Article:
A 78-year-old Texas man died after an agonizing two-week battling against flesh-eating bacteria he contracted on a fishing trip last month.
Jerry Sebek, of San Marcos, did not get in the water, did not have any open wounds, and did not have any health issues that would weaken his immune system.
And yet, hours after returning from Turtle Bay on June 13, he became delirious, vomiting, and struggling to breathe.
His daughter Kim took him to a clinic, where doctors said it looked like heat stroke.
But the next morning, he was taken to hospital, where he tested positive for vibrio, an aggressive type of bacteria that eats away at muscle and tissue.
His right arm, where the infection started, was ‘skinned like a deer,’ Kim told SanAntonio.com.
Despite amputating his arm and leg, and putting him in a medically-induced coma, doctors could not defeat the infection.
‘I’m still a little shocked and in disbelief,’ Kim told the site.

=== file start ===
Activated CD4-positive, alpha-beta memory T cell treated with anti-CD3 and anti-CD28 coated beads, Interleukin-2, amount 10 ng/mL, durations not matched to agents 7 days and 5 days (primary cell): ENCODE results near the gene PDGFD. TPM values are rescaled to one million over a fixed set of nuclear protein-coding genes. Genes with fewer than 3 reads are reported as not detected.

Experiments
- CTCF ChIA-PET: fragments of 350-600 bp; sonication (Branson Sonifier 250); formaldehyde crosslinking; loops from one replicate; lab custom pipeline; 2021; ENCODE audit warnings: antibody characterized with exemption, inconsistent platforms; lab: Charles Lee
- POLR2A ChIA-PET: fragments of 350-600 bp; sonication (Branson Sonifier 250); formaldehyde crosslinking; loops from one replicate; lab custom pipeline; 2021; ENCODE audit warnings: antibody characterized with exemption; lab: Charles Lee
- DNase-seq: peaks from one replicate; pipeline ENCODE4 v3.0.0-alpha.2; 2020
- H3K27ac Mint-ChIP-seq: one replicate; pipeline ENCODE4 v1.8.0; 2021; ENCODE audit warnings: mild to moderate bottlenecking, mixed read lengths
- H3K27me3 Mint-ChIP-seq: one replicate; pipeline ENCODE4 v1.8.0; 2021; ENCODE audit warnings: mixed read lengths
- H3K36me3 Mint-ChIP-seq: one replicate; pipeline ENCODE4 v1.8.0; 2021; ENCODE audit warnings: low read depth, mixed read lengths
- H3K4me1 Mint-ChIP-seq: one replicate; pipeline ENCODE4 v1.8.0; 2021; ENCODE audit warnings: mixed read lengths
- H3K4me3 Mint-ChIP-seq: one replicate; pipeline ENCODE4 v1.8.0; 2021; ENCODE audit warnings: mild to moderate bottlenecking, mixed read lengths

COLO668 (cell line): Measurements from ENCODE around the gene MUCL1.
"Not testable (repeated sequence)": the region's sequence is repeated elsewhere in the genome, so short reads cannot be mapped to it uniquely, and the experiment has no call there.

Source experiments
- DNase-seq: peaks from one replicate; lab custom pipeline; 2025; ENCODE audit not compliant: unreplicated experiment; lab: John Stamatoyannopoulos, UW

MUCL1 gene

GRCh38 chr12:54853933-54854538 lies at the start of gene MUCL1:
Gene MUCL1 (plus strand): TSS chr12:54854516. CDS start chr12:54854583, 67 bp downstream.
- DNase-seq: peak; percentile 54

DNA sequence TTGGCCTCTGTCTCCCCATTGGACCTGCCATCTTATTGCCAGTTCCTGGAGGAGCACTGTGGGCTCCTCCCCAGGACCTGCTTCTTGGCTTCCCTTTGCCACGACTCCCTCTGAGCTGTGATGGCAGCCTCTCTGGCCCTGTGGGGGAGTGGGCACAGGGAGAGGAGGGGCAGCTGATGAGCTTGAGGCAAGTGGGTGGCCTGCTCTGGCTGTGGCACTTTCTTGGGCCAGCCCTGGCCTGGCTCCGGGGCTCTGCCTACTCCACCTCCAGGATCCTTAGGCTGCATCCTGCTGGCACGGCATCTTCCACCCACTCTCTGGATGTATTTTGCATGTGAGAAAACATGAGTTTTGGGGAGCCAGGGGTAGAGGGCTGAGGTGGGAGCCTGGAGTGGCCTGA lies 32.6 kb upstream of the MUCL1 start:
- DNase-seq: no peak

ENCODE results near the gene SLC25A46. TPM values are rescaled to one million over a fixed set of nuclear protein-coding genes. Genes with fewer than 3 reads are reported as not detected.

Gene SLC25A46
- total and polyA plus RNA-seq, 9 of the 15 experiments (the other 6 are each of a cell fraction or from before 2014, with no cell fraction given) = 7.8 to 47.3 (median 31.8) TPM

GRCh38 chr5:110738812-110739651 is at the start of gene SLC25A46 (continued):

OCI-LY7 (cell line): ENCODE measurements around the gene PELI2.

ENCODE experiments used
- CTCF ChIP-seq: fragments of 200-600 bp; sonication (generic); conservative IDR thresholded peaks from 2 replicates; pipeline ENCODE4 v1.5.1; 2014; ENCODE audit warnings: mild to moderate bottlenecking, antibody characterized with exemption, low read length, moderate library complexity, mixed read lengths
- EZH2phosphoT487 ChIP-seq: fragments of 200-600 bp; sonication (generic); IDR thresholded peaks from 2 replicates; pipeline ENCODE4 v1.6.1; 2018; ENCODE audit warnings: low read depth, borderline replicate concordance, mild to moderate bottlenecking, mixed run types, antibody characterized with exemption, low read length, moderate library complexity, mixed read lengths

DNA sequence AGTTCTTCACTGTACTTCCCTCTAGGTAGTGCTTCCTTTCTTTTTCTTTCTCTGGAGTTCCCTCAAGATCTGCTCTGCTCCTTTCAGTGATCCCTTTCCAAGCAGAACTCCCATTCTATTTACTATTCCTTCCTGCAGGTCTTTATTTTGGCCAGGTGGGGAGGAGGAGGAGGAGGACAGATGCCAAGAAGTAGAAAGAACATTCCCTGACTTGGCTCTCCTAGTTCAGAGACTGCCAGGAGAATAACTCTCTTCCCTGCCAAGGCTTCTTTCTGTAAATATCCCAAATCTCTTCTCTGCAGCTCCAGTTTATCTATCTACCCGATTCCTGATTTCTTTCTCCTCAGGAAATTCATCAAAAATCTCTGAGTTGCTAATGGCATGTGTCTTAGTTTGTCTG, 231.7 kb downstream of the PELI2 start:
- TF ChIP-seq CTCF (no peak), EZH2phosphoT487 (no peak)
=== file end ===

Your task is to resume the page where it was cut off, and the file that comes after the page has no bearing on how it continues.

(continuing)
‘Dad was a wonderful family man who loved to hunt and fish and do things out in the water.’
She added: ‘We’ve been coming here [to Turtle Bay]for years and this is just an unfortunate thing that happened.’
Flesh-eating bacteria is not new to the US, but cases are becoming more common – particularly in the South – as temperatures rise, making the water more hospitable to vibrio, and to necrotizing fasciitis, the flesh-eating bacteria vibrio transforms into.
And it could be stretching up into the Northeast, too.
A study published last month by the University of the Sciences in Philadelphia and Cooper University Hospital showed a sharp rise in cases of vibrio diagnosed in Delaware and New Jersey, which have historically been too cold to harbor the bacteria.